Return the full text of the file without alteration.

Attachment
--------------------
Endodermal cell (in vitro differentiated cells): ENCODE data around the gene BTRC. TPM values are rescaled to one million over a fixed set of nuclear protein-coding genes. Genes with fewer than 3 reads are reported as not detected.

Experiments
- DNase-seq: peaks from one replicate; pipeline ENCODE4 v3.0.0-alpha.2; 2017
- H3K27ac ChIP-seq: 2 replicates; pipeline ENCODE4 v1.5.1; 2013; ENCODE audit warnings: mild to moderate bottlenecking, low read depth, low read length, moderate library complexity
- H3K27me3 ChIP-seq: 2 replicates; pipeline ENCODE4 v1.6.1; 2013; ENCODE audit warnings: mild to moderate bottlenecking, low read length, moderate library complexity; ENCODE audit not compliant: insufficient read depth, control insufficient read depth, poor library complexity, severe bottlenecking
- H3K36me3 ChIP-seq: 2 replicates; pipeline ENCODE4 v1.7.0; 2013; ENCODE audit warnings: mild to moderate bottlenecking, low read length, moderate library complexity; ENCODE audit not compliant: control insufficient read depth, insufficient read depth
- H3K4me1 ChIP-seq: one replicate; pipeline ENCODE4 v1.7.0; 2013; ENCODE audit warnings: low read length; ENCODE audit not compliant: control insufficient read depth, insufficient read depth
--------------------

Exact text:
Endodermal cell (in vitro differentiated cells): ENCODE data around the gene BTRC. TPM values are rescaled to one million over a fixed set of nuclear protein-coding genes. Genes with fewer than 3 reads are reported as not detected.

Experiments
- DNase-seq: peaks from one replicate; pipeline ENCODE4 v3.0.0-alpha.2; 2017
- H3K27ac ChIP-seq: 2 replicates; pipeline ENCODE4 v1.5.1; 2013; ENCODE audit warnings: mild to moderate bottlenecking, low read depth, low read length, moderate library complexity
- H3K27me3 ChIP-seq: 2 replicates; pipeline ENCODE4 v1.6.1; 2013; ENCODE audit warnings: mild to moderate bottlenecking, low read length, moderate library complexity; ENCODE audit not compliant: insufficient read depth, control insufficient read depth, poor library complexity, severe bottlenecking
- H3K36me3 ChIP-seq: 2 replicates; pipeline ENCODE4 v1.7.0; 2013; ENCODE audit warnings: mild to moderate bottlenecking, low read length, moderate library complexity; ENCODE audit not compliant: control insufficient read depth, insufficient read depth
- H3K4me1 ChIP-seq: one replicate; pipeline ENCODE4 v1.7.0; 2013; ENCODE audit warnings: low read length; ENCODE audit not compliant: control insufficient read depth, insufficient read depth